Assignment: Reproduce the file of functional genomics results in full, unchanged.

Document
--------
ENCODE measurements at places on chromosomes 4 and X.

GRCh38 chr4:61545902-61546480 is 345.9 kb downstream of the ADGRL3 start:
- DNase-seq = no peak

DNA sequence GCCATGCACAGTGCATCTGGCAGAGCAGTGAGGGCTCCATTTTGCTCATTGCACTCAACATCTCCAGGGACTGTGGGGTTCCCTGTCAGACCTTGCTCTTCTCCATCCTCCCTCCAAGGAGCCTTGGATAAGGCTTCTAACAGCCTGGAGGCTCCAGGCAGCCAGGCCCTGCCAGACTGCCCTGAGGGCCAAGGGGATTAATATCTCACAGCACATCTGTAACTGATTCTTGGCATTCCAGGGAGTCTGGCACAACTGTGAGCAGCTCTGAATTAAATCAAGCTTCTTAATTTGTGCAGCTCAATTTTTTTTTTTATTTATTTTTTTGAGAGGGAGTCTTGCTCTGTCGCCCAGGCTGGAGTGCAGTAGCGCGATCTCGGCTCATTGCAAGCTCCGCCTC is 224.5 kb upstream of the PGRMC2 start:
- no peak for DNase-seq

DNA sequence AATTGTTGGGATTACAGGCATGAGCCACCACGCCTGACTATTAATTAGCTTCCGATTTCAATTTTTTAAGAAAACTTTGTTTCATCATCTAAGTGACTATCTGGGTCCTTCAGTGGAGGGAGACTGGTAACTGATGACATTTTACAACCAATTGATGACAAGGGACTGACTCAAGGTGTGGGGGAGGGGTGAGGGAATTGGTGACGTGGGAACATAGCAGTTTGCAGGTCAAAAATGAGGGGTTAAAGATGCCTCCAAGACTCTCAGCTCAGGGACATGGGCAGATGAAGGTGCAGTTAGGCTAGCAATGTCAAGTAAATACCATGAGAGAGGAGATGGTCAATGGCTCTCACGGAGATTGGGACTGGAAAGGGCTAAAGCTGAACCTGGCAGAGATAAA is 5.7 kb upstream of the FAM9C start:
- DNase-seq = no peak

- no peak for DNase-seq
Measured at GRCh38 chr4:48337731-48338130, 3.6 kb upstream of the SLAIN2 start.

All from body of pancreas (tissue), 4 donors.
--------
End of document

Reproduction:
ENCODE measurements at places on chromosomes 4 and X.

GRCh38 chr4:61545902-61546480 is 345.9 kb downstream of the ADGRL3 start:
- DNase-seq = no peak

DNA sequence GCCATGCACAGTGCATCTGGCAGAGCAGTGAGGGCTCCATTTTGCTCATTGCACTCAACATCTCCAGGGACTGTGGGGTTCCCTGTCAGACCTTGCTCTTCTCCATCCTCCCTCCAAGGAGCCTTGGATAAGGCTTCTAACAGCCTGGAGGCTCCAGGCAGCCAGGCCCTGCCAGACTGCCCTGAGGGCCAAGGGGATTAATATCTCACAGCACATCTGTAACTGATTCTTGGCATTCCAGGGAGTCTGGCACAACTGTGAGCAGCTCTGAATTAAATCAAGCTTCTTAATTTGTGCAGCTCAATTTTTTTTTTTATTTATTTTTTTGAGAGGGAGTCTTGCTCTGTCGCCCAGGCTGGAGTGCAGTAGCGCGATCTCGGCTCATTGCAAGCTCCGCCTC is 224.5 kb upstream of the PGRMC2 start:
- no peak for DNase-seq

DNA sequence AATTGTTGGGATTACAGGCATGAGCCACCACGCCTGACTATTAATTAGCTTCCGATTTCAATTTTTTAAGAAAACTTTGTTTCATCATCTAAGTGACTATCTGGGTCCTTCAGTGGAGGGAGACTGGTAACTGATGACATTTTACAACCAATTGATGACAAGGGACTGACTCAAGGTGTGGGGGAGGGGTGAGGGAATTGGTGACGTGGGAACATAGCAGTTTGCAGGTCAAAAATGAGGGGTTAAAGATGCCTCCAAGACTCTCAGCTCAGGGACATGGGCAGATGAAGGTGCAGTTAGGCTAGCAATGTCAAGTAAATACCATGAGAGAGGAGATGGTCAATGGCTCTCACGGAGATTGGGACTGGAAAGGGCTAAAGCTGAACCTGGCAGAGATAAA is 5.7 kb upstream of the FAM9C start:
- DNase-seq = no peak

- no peak for DNase-seq
Measured at GRCh38 chr4:48337731-48338130, 3.6 kb upstream of the SLAIN2 start.

All from body of pancreas (tissue), 4 donors.